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Legislative Bargaining and Partisan Delegation

Thomas Choate (), John Weymark () and Alan Wiseman ()
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Thomas Choate: Graduate School of Business, Stanford University
Alan Wiseman: Department of Political Science, Vanderbilt University

No 18-00010, Vanderbilt University Department of Economics Working Papers from Vanderbilt University Department of Economics

Abstract: We use an extension of the Baron–Ferejohn model of legislative bargaining in which there are three legislators, two of whom have partisan ties, to analyze the division of a fixed political resource in a majoritarian legislature. A legislator's preferences depend on the shares that he and any copartisan receive. We ask if there are circumstances under which a partisan legislator is willing to delegate proposal-making authority to a party leader so as to take advantage of the special proposal rights accorded by the legislature to this office rather than retaining equal-recognition proposal rights for himself. We show that this is the case only if (i) the leader's proposal recognition probability is larger than the probability that one of the partisans is recognized when the legislators act independently, (ii) partisan affiliation is sufficiently strong, and (iii) the legislators are sufficiently impatient. The relevance of this result for Aldrich and Rohde's conditional party government thesis and Krehbiel's First Congressional Parties Paradox are considered.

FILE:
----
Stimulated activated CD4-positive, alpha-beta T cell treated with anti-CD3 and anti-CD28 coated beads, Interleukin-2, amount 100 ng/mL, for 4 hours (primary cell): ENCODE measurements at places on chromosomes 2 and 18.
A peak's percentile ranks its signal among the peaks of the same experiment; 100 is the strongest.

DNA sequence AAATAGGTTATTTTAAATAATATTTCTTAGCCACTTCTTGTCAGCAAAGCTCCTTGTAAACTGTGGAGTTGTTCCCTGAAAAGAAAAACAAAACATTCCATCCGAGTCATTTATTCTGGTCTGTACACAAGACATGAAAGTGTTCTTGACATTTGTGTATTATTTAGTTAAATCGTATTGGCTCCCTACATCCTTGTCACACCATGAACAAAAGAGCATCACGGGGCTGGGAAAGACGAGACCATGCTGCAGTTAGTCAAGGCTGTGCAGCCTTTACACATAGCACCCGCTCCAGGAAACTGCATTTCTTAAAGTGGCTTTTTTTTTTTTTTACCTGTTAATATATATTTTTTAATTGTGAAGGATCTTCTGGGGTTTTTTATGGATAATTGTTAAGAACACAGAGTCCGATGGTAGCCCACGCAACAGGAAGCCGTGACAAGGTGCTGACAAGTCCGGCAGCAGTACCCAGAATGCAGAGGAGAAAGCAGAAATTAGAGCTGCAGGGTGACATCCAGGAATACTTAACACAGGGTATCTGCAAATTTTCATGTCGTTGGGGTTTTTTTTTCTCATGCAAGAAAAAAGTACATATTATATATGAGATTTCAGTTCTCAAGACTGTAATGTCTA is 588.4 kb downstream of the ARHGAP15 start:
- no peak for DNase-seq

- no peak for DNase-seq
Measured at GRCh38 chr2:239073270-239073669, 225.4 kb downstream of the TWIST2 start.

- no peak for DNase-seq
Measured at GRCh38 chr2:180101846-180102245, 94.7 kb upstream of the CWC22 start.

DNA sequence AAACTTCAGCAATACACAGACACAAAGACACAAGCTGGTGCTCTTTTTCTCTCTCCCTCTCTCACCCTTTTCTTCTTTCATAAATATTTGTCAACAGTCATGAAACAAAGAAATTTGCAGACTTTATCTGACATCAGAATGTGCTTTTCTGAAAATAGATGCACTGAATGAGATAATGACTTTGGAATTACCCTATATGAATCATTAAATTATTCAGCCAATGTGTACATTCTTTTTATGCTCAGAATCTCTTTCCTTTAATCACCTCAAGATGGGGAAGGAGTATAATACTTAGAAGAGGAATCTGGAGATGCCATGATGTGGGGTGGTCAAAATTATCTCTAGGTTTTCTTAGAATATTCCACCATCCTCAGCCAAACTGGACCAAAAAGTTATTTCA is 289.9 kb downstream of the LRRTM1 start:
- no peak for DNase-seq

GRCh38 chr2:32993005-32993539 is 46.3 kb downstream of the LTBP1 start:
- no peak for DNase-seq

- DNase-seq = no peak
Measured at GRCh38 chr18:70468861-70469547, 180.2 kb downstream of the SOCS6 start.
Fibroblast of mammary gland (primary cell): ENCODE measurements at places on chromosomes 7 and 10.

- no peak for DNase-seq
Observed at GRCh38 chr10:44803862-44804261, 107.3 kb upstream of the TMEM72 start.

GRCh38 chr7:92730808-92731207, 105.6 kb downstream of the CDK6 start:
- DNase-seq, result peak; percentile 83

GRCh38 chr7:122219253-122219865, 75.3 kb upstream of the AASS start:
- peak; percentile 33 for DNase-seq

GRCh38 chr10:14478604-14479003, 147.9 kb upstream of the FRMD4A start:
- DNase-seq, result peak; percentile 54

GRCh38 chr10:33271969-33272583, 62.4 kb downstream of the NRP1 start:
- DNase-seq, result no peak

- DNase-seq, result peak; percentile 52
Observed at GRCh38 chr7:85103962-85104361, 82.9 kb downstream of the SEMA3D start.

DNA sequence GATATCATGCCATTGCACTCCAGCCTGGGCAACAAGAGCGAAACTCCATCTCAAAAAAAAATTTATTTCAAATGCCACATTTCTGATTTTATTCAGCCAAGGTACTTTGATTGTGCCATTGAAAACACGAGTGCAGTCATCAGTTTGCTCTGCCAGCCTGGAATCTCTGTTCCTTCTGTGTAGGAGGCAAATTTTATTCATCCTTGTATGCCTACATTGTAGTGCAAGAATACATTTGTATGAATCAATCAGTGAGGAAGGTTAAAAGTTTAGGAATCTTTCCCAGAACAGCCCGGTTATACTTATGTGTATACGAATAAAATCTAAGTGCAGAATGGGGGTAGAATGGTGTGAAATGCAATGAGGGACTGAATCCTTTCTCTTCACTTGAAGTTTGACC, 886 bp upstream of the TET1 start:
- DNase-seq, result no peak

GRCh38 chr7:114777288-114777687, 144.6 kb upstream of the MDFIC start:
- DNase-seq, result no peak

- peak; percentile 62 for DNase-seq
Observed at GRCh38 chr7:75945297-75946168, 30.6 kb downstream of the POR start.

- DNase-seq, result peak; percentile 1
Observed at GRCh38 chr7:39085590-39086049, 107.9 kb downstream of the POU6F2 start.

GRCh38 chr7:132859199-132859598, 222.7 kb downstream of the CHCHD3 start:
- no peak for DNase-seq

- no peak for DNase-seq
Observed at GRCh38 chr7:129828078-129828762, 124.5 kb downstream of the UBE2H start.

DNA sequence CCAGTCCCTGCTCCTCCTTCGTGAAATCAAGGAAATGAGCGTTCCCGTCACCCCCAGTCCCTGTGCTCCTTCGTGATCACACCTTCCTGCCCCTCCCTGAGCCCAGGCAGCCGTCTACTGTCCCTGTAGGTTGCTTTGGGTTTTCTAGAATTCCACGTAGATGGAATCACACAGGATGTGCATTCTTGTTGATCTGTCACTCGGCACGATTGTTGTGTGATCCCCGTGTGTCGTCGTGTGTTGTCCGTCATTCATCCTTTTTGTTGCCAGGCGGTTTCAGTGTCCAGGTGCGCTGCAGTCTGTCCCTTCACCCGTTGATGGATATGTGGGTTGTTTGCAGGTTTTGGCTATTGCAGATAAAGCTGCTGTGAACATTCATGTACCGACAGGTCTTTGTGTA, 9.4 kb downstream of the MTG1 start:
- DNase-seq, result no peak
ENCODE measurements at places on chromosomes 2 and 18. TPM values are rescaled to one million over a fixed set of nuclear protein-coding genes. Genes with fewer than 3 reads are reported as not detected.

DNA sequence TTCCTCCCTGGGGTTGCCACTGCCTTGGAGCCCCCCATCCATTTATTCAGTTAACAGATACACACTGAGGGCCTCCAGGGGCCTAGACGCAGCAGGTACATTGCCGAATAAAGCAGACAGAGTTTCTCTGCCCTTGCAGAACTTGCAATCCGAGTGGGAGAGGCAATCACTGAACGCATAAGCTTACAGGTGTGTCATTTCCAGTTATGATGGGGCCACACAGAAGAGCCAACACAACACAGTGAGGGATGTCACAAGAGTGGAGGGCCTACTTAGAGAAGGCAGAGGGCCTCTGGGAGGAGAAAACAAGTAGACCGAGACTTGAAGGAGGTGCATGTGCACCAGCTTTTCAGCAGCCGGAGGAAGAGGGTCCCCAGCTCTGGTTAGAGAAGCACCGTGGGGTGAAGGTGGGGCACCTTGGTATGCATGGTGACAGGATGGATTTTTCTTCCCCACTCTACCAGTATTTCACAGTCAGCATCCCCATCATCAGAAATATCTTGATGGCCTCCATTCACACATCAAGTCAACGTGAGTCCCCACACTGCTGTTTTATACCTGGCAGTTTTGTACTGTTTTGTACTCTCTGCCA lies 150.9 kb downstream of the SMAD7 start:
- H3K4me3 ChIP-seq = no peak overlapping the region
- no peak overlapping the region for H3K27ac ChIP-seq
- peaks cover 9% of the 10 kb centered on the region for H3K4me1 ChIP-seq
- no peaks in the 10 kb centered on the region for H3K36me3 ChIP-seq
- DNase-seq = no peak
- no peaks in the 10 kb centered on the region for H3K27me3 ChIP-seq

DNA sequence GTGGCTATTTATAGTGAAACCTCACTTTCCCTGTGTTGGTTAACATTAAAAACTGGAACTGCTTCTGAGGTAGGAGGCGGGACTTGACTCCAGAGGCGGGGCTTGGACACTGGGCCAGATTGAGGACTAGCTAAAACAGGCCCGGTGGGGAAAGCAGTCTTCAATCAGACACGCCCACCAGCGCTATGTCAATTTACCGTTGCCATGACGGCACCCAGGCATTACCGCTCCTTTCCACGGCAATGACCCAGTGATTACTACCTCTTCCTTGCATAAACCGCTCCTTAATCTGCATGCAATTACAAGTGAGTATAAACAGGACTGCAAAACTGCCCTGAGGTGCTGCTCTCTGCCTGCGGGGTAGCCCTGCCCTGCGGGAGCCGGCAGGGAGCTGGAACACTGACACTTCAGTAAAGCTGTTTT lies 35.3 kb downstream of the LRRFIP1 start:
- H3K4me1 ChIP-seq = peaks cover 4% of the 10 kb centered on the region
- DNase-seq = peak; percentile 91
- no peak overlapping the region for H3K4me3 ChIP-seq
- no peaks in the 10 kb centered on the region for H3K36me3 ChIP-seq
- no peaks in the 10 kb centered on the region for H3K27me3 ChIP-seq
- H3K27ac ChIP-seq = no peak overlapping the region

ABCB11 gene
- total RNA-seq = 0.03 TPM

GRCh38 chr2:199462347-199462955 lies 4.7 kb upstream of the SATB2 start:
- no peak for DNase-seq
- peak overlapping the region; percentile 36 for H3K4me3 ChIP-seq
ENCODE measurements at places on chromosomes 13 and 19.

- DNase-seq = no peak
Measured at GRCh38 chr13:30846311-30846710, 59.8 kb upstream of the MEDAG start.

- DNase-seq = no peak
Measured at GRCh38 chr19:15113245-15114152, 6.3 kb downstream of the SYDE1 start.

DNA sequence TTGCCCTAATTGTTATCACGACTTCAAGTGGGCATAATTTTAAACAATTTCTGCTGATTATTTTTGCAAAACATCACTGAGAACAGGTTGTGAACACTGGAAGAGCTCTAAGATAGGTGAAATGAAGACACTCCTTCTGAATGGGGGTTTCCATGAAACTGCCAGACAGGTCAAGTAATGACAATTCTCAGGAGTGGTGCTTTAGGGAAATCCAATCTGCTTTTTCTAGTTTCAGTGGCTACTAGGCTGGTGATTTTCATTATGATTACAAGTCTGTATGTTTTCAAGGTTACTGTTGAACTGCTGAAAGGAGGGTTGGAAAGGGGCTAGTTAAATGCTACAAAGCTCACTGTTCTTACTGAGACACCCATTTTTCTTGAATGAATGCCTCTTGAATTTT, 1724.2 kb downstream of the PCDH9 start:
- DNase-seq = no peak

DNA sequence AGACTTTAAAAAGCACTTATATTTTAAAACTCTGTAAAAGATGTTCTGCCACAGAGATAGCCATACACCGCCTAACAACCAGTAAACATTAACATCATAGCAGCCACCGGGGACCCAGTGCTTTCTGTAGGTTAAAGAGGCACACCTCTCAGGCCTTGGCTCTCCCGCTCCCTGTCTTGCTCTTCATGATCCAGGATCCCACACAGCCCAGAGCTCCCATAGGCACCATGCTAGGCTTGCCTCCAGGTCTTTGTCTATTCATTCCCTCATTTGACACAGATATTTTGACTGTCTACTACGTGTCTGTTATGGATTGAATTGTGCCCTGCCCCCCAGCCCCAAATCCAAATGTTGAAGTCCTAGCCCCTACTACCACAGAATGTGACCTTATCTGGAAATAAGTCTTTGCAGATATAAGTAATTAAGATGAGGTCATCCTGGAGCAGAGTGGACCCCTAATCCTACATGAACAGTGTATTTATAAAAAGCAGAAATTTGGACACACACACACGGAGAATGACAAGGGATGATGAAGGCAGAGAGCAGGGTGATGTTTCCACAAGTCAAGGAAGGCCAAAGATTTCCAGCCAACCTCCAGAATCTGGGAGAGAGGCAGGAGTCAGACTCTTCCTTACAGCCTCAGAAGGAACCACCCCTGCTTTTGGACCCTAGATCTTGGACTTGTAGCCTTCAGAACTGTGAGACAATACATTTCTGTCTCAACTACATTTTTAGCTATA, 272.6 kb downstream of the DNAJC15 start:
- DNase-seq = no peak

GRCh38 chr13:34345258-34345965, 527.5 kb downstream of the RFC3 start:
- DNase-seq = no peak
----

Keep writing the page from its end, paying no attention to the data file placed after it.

Keywords: Baron–Ferejohn legislative bargaining; political partisanship; proposal delegation; strong political party (search for similar items in EconPapers)
JEL-codes: F4 (search for similar items in EconPapers)
New Economics Papers: this item is included in nep-cdm and nep-pol
Date: 2018-08-24
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